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The Best Fetish Clubs in Los Angeles
By Lina Lecaro
While fetishism has been around for decades (Bettie Page being one its biggest stars in the '50s), it wasn’t until around the early '90s when its presence in the nightclub scene became prevalent. Widely recognized as bringing the S&M lifestyle and aesthetic above ground, promoter James Stone (Club Fuck) and The Fetish Ball (with Joseph Brooks) is often cited as its first and foremost champion in Los Angeles. He passed away last year, but had ceased throwing his parties several years prior. Since then, many L.A. promoters have stepped up and thrown spanking good soirees in his wake, incorporating DJs and dancing with kinky performance art and envelope-pushing imagery. Some have been short-lived, but most continue to thrive to this day. The fetish community is a loyal bunch and clearly they like to stay tied in (and up!) with like-minded denizens. Here are the best bondagey bashes, fetishy fetes and alt-sexy shindigs going down in Los Angeles right now.
For 11 years and counting, The Bondage Ball has been satisfying the latex-loving, whip-wielding masses with its mega-mashup of L.A. clubs. In fact, it’s the self-proclaimed “biggest quarterly fetish event in America.” And the hodge podge of promoters (the Evil Club Empire, Bar Sinister, Bat Cave and Noize Factory—see more on these below) means that all are welcome, from freaks and furries, to steampunks and burners, to doms and subs, to voyeurs and vamps. The next event, an Independence Weekend blow-out, is this Thursday.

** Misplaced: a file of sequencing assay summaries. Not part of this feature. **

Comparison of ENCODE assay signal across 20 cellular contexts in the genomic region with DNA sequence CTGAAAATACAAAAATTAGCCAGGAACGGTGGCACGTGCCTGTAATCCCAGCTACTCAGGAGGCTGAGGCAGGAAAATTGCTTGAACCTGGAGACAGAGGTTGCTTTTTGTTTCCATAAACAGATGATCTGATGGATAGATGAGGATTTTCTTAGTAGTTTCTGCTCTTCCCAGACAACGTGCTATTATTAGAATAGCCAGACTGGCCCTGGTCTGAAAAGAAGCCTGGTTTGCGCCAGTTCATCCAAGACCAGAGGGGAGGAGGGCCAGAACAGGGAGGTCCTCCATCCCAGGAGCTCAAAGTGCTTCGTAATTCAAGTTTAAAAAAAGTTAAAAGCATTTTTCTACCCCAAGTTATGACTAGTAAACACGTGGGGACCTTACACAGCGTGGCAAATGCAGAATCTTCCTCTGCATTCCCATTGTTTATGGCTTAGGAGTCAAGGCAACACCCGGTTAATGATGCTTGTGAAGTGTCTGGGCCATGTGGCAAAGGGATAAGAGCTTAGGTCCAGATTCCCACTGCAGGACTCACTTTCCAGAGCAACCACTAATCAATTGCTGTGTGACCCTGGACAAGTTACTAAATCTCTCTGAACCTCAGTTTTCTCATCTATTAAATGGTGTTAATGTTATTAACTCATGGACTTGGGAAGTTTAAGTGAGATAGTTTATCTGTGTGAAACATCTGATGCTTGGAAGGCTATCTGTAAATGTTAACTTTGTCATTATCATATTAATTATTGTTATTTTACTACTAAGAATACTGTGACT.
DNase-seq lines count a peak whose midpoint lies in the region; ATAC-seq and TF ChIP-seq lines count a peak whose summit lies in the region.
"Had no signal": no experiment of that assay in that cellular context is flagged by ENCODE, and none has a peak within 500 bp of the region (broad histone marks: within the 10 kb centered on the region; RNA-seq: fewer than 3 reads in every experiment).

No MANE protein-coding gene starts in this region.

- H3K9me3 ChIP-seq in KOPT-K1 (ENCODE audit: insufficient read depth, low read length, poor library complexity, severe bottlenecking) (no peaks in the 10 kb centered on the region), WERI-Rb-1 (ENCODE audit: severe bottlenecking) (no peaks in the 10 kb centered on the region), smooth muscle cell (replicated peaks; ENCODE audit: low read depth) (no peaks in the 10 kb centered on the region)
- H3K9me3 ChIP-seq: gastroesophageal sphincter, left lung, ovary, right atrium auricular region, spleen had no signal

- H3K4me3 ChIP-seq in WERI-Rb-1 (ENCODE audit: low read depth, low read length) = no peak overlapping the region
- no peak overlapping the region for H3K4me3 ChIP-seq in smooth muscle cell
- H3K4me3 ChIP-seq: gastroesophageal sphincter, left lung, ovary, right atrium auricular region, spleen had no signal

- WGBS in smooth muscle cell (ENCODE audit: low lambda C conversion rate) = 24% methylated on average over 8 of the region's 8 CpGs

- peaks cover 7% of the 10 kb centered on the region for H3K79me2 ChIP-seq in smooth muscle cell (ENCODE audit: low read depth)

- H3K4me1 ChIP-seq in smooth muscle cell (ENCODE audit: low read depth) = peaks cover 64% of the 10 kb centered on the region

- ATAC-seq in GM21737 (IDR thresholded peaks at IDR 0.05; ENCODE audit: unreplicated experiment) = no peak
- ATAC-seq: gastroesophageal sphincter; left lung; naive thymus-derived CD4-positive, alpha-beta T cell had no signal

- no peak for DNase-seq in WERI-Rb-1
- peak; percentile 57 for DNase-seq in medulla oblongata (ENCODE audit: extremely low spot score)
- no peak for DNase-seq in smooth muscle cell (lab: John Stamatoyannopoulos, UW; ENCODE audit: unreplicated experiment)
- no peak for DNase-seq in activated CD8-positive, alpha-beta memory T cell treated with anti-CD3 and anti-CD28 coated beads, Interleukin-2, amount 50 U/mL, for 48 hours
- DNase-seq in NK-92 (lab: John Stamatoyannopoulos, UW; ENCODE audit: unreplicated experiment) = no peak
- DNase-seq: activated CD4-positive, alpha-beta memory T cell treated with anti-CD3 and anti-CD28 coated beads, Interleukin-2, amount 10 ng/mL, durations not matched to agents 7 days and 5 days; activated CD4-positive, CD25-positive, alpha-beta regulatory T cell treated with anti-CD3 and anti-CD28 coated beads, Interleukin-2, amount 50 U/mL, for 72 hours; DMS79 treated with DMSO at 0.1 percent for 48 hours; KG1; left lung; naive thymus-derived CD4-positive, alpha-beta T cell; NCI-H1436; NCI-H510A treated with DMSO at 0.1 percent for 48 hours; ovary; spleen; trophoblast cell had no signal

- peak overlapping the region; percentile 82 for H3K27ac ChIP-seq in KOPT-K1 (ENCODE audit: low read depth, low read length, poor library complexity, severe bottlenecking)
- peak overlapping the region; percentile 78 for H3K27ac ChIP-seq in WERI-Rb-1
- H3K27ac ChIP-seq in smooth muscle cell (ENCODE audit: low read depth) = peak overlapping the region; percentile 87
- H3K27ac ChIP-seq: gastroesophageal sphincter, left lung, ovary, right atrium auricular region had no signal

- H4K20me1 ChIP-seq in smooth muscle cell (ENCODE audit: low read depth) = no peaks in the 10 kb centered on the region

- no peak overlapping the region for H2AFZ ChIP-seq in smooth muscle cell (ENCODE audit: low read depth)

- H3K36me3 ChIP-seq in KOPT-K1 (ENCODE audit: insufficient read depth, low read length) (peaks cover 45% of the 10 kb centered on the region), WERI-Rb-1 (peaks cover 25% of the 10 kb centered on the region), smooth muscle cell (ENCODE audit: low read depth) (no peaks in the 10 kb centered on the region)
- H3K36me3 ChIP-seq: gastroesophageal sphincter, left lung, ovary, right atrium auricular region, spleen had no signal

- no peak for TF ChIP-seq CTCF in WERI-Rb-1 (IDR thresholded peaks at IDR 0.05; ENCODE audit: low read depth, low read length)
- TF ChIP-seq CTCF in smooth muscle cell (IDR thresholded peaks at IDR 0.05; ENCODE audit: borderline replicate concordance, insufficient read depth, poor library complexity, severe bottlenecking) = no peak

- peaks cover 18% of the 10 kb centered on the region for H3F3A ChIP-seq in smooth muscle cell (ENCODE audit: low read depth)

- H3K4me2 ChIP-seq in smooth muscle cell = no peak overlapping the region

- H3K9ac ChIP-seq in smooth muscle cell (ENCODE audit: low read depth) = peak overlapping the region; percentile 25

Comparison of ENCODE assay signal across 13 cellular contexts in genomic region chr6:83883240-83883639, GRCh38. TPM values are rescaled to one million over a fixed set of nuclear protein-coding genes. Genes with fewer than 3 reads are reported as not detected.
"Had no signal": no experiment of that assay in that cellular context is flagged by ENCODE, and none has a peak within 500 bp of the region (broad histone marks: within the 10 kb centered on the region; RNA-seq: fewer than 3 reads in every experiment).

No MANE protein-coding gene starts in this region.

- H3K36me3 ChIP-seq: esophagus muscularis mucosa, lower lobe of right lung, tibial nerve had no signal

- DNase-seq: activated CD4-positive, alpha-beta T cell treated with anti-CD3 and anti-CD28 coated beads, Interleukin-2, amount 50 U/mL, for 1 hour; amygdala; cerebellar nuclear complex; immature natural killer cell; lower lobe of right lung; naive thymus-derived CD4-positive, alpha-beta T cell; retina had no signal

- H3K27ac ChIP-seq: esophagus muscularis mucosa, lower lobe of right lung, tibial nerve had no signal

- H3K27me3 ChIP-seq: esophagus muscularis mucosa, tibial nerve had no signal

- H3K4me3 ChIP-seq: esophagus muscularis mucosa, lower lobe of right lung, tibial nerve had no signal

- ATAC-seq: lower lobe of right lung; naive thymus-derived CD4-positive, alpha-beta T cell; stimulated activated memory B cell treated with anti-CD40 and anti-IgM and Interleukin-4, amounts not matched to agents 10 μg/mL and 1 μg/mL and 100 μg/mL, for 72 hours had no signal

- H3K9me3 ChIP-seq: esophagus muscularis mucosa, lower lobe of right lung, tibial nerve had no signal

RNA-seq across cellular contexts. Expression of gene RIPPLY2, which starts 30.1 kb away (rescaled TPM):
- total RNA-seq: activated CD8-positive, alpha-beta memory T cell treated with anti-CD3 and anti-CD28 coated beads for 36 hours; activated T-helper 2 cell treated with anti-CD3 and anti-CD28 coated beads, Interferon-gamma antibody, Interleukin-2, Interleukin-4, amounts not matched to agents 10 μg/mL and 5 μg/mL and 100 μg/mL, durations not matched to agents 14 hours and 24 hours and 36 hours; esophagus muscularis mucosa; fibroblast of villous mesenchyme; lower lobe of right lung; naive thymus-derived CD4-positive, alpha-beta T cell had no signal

Fetish & Fashion Ball (Photo by Lina Lecaro/LAist)
When industrial heads and goths intersect stylistically, it's usually in the fetish fashion realm: rubber, restraints, gas masks, piercing, spikes, etc. These sister parties attract plenty of deviant dressers and fetish fiends, whether the DJs spin spanking sounds or gloomy grooves. While Batcave is usually at Medusa Lounge, Noize Factory's events are often at 333 Live (their Fetish & Fashion Ball took place there recently). The two clubs join forces in the upstairs loft for Thursday's Bondage Ball.
Bar Sinister (Photo by Lina Lecaro/LAist)
Held at the historic Boardner’s, Sinister is a Hollywood institution. It's the go-to haunt for nightcrawlers with an affinity for black garb, white make-up and all things dark and decadent. Though pigeon—or shall we say, raven—holed as a “goth” club, the ghouls and guys here always lean towards fetish, in fashion and disposition, especially in the upstairs “Purgatory” where Master Paul and guests inflict their tempestuous toys on eager experimentalists and voracious victims.
Bar Sinister happens on Saturdays at 1652 Cherokee Ave. in Hollywood
Studio 69 (Photo by Lina Lecaro/LAist)
Fetish model, party king and go-go girl wrangler Perish Dignam has built a mini-empire with his sexy-themed underground soirees using the moniker “Studio 69,” featuring his ample supply of nubile dance nymphs via his company Swoon Entertainment. His V Society parties (on hiatus right now) focused on vampire fetishism: fangs, blood letting and suspension (Dave Navarro’s a fan). But all his bashes have a kink factor with spanking stations, fire and spark play and buckled babes doing the bump and grind as atmosphere throughout.